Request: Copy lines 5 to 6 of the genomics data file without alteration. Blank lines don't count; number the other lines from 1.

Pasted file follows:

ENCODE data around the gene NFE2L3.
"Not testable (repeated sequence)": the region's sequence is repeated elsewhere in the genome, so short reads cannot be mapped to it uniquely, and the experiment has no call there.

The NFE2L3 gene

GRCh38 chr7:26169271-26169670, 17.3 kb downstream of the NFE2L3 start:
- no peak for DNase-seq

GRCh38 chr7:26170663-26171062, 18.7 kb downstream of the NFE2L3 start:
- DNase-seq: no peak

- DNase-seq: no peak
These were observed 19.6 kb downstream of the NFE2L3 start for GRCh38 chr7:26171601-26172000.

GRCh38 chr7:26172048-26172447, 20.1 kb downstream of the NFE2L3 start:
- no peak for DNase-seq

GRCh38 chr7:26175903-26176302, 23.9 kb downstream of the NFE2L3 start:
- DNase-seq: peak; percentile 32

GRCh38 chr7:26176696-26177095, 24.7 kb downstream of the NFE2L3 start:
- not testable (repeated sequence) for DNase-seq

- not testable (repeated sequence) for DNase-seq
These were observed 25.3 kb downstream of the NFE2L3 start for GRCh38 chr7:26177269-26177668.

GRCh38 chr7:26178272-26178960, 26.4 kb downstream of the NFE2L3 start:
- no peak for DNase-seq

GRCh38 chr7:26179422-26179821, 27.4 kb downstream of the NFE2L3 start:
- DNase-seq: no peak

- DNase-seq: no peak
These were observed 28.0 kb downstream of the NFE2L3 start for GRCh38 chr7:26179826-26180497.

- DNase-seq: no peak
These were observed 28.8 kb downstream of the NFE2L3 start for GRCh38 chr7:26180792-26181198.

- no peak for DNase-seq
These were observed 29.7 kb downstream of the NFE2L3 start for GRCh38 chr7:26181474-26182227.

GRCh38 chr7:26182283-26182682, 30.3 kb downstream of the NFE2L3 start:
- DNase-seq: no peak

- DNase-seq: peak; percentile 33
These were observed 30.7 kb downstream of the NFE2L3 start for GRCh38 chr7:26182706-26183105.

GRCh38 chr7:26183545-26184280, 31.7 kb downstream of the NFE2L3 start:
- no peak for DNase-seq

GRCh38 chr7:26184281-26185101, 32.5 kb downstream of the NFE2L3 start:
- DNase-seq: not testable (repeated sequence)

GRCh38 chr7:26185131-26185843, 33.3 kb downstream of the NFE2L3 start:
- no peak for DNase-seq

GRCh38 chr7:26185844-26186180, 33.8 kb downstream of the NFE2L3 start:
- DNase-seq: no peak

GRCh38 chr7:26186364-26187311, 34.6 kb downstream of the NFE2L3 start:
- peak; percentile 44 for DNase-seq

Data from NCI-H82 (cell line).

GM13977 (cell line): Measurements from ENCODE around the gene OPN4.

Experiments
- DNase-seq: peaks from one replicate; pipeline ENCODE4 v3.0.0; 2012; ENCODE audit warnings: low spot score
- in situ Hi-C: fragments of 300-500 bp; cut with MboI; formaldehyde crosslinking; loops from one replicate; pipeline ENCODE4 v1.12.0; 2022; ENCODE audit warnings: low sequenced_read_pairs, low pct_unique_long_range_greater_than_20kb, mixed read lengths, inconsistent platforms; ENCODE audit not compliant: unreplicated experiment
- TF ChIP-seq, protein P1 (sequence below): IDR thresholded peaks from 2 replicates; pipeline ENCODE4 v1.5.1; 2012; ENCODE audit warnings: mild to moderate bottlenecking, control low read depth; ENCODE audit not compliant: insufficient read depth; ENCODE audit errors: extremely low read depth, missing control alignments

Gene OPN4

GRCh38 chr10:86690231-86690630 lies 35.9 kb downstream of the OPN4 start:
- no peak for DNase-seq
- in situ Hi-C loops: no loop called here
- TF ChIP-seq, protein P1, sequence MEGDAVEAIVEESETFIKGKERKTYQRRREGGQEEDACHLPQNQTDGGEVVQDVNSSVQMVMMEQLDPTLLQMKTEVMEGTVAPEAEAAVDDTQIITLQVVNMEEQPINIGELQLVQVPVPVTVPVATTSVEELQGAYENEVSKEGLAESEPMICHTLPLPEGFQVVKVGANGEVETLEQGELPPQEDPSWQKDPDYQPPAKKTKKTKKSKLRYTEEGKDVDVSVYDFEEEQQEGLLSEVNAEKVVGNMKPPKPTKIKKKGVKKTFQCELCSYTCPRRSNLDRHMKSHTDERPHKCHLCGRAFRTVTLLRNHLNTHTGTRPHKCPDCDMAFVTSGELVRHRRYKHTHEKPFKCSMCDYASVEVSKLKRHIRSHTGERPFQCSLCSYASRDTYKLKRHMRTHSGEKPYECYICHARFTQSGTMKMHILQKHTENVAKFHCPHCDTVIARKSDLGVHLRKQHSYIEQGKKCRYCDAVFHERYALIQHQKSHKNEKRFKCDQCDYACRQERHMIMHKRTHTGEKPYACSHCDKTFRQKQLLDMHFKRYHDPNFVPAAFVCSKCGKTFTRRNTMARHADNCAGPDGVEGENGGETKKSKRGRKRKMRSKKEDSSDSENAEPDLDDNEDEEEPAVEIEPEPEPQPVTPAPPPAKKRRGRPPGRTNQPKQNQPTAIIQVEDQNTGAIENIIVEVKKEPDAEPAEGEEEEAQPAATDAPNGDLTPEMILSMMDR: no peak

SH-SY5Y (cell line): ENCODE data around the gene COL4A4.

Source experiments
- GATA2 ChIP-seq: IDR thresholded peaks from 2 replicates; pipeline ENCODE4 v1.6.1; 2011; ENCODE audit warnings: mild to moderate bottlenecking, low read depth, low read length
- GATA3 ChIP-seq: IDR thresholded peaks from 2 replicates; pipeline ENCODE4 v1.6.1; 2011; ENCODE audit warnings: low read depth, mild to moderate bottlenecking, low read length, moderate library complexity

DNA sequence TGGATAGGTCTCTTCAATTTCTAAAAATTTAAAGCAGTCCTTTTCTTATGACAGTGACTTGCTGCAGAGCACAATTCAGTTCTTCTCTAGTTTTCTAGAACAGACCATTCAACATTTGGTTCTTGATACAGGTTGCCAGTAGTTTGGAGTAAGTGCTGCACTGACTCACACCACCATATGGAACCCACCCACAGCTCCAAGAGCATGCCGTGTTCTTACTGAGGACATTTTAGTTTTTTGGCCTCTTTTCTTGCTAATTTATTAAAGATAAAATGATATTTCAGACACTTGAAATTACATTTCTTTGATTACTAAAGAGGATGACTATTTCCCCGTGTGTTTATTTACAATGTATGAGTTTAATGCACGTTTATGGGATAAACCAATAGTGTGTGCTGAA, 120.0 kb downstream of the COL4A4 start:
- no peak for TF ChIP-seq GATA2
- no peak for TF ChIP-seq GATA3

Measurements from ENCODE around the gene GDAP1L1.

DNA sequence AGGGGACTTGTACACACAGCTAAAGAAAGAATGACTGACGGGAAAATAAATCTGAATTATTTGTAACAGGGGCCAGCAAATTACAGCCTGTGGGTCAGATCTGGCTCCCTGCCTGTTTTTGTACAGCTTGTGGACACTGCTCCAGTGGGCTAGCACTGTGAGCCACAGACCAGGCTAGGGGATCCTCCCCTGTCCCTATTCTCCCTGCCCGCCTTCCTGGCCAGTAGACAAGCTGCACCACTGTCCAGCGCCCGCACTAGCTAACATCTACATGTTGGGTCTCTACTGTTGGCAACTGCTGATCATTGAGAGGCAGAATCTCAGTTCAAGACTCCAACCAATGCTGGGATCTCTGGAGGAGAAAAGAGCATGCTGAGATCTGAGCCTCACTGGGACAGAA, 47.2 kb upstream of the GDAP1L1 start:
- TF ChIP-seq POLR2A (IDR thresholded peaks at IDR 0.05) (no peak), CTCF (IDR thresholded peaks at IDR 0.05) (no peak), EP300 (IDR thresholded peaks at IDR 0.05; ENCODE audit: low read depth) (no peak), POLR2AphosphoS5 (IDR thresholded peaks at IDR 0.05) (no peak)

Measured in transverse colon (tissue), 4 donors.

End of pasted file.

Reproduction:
- no peak for DNase-seq

GRCh38 chr7:26170663-26171062, 18.7 kb downstream of the NFE2L3 start: